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Court Hears Attorney Malpractice Action Regarding Probate Case

A Probate Lawyer said that, in a malpractice action brought against an attorney-at-law by a named devisee, who was allegedly deprived of his devise as a result of defendant’s negligence in causing plaintiff to act as an attesting witness to the execution of the will, defendant moves for judgment under Rule 107, subd. 5, Rules of Practice, upon the ground that the cause of action did not accrue within the time limited by law for the commencement of an action thereon. Since the argument of the motion the plaintiff has served an amended complaint. By consent of the parties it is the amended complaint, now alleging three causes of action instead of one, which the court presently has under consideration.

A Kings Probate Lawyer said that, the first and second causes of action are grounded in negligence, while the third seeks to allege an action in fraud. The facts are simply stated in the complaint. In January 1953 the plaintiff and his mother engaged the professional services of the defendant to prepare a last will and testament for the plaintiff’s mother. The said will included a devise of specific real property to the plaintiff. The defendant ‘negligently requested the plaintiff to be an attesting witness to the will.’ Presumably at about the same time as the hiring, plaintiff did act as one of two attesting witnesses to the execution of the will. The defendant retained possession of the will thereafter, though for what purpose is not revealed. Plaintiff also alleges as negligence, in his second cause of action, that ‘holding the will and not informing the plaintiff or the plaintiff’s mother’ that the devise to the plaintiff was void by virtue of plaintiff’s having acted as a witness thereto. About seven years later, in December 1959, the mother died. The will was thereafter, in January 1960, filed for probate in the Surrogate’s Court. It was then that plaintiff allegedly discovered that the devise to him had been voided by having acted as an attesting witness. As a third cause of action the complaint alleges, without other supporting evidentiary facts, that the plaintiff was damaged ‘by reason of the deceit of the defendant in connection with the possession of the will from the time of the execution of the will to the time of the filing of the will and the defendant’s actions prior to and subsequent to the death of the plaintiff’s mother.’ Under the foregoing ‘deceit’ allegation, plaintiff demands treble damages pursuant to Section 273 of the Penal Law.

A New York Estate Lawyer said in this motion plaintiff argues that no actionable wrong was committed at the time the will was drawn. He claims that ‘the cause of action accrued only when the plaintiff suffered the actual damage,’ and that ‘injury was not produced until the death of the testatrix and the filing of the will’. Plaintiff contends, that a cause of action ‘accrues only when the forces wrongfully put in motion produce injury.’ Plaintiff’s principal argument appears to be that defendant was under a duty during the seven-year period, when he had possession of the will, ‘to contact the testatrix or the plaintiff and advise either of them that the will was defective,’ ‘that the negligence of the defendant continued during the period,’ and the ‘defendant’s failure to avert danger to the plaintiff’s property constituted further and continuing negligence.’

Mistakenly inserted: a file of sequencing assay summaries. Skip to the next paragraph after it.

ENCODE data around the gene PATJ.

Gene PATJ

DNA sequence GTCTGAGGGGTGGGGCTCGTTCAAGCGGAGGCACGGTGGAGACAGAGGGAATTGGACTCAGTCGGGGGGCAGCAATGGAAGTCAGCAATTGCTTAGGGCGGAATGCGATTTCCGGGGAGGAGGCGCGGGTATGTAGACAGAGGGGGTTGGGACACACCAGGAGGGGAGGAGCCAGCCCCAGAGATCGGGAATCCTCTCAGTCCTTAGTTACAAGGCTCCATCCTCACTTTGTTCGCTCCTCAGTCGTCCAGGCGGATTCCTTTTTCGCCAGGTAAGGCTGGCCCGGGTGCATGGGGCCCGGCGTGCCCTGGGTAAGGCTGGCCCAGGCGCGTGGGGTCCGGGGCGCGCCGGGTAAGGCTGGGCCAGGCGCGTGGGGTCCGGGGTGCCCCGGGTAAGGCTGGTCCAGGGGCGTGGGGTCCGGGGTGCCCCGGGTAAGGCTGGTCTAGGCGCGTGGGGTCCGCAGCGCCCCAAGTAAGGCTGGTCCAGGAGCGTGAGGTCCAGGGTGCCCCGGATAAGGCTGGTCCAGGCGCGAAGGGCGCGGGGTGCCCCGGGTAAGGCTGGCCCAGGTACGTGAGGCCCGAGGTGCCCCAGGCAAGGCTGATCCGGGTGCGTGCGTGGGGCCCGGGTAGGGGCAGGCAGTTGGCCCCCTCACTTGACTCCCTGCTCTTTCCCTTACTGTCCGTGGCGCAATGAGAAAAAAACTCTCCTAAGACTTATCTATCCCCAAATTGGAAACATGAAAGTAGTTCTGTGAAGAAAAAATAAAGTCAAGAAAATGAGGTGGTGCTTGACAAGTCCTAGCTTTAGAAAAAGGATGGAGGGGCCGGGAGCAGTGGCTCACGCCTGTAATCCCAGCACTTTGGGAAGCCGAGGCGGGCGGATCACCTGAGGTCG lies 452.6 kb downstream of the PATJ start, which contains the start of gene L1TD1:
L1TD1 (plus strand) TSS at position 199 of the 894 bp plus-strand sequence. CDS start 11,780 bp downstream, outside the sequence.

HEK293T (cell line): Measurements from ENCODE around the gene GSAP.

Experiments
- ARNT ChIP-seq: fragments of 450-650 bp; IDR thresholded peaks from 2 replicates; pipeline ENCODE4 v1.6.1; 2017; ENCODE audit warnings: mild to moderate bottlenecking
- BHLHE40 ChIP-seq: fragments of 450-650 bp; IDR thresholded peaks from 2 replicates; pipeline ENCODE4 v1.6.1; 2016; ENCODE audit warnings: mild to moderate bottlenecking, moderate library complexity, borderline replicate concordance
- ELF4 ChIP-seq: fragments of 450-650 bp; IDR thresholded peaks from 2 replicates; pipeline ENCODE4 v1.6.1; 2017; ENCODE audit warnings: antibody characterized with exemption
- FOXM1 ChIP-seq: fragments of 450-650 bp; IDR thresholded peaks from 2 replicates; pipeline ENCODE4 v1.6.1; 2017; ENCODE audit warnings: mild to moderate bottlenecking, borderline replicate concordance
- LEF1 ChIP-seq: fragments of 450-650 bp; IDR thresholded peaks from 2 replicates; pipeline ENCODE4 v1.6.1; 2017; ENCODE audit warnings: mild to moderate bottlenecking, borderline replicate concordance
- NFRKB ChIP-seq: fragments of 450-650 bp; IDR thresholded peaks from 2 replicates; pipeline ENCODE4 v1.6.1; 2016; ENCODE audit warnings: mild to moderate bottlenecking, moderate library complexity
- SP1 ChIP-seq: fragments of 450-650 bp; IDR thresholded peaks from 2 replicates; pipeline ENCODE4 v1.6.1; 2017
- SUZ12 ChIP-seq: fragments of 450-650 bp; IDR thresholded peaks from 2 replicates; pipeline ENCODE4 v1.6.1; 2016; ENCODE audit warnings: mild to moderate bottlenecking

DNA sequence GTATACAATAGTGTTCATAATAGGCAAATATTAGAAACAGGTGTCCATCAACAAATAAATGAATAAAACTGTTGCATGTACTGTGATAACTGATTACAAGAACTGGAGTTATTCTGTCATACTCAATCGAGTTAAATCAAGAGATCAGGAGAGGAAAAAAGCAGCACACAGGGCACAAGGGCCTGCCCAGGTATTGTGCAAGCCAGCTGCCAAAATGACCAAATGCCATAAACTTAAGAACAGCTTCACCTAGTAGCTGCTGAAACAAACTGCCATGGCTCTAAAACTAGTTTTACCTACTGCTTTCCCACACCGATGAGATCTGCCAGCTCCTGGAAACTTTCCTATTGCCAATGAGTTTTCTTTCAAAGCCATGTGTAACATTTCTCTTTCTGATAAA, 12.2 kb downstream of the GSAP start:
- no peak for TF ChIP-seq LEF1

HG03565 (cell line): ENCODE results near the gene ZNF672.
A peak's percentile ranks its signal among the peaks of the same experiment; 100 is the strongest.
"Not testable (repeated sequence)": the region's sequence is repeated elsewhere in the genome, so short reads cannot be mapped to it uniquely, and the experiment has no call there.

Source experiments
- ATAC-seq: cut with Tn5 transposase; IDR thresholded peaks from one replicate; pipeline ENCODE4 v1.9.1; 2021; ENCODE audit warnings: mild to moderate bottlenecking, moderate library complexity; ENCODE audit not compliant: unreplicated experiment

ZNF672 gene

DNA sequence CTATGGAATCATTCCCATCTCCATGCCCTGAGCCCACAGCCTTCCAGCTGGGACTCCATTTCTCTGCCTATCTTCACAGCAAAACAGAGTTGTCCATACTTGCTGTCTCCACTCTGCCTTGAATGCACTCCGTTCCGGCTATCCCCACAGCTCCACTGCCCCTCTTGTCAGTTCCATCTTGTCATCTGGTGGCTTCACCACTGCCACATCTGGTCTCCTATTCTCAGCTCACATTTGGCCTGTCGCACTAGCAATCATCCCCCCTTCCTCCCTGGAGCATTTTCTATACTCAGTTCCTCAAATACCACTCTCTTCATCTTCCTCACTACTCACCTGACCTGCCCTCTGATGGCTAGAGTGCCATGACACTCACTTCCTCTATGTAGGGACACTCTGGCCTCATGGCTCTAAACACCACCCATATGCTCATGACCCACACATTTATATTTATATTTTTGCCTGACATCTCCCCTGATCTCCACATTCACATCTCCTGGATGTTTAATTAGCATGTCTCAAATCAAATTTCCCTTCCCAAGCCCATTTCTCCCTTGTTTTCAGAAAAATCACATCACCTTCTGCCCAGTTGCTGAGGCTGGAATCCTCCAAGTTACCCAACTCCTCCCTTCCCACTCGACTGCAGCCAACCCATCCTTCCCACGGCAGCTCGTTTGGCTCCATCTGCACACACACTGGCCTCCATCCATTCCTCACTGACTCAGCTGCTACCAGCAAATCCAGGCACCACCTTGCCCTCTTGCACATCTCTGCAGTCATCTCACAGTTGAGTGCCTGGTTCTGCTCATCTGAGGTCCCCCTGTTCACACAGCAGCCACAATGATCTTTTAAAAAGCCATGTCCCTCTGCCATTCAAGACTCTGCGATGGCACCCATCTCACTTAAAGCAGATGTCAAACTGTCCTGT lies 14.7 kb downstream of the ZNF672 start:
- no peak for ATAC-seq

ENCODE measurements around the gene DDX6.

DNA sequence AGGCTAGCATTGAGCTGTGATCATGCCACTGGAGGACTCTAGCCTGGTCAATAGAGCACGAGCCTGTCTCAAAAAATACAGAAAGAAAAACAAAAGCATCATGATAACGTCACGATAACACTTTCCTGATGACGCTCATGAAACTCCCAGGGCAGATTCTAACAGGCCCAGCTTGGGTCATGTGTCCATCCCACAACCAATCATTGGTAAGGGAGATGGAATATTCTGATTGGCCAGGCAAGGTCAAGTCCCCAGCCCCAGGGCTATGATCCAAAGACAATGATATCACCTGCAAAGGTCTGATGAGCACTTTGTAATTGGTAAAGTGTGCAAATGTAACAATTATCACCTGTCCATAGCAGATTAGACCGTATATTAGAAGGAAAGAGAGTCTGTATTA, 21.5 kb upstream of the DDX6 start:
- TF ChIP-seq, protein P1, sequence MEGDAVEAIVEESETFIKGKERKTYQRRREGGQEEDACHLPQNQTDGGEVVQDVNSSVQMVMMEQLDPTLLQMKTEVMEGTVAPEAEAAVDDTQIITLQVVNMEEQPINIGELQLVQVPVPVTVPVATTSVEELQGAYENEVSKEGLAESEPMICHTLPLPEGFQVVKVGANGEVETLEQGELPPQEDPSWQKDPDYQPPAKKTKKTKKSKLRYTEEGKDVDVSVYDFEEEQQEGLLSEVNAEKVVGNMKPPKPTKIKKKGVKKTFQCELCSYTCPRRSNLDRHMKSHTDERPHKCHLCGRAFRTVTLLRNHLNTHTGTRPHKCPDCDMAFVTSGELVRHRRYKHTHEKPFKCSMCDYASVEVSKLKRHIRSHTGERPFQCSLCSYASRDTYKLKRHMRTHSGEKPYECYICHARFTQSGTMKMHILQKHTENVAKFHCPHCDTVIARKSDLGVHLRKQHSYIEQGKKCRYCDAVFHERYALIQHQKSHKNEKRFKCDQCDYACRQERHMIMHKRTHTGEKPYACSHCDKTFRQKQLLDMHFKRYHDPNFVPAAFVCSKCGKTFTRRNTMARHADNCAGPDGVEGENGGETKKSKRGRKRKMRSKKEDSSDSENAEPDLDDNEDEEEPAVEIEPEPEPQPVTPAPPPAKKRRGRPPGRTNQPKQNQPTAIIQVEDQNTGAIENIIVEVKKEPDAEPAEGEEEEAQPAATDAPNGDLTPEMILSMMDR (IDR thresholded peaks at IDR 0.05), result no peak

Nassau County Probate Lawyers said the pivotal point as raised by the motion is the timeliness of the commencement of the plaintiff’s action which was instituted by service of the summons on January 16, 1961, almost eight years after the will was prepared and executed and about one year after the death of the testatrix. That question in turn depends upon when the plaintiff’s action accrued. The defendant asserts that the action accrued when the charged negligence allegedly occurred in January 1953 upon the execution of the will. The plaintiff urges that defendant’s negligence, by having possession of the will and by not notifying the plaintiff or the testatrix of the will’s defect, continued during the seven-year period that the will remained in defendant’s possession.

Staten Island Probate Lawyers said it is undisputed that an attorney employed to prepare a written instrument is responsible for any loss sustained by his client as a result of his negligence in so doing. Concerning an attorney’s malpractice it has textually been written that ‘As a general rule, in the absence of fraudulent concealment, where an attorney at law is guilty of negligence or breach of duty in performing services for his client, the client’s cause of action accrues and the statute begins to run at the time when the negligence or breach of duty occurs, not at the time when it is discovered or actual damage results or is fully ascertained, and it is immaterial whether the remedy invoked is assumpsit or a special action on the case, for the gist of the action is the attorney’s breach of contract to use diligence and skill, and the subsequent damages give no new cause of action.’

The complaint alleged a contract between plaintiff and defendant. It may be reasonably inferred from the allegations that the agreement, made also with the testatrix, required defendant to include in the will the specific devise to the plaintiff. The charge against defendant is that he ‘negligently requested the plaintiff to be an attesting witness.’ In substance, therefore, defendant is accused of having failed to use diligence and the skill required and expected of an attorney-at-law in the execution of the will. While no date is specified when the will was signed and attested, it may be assumed for the purposes of this motion that it was executed on or about January 30, 1953, the date when defendant was retained. Consequently the breach of duty, the negligence, occurred on that date.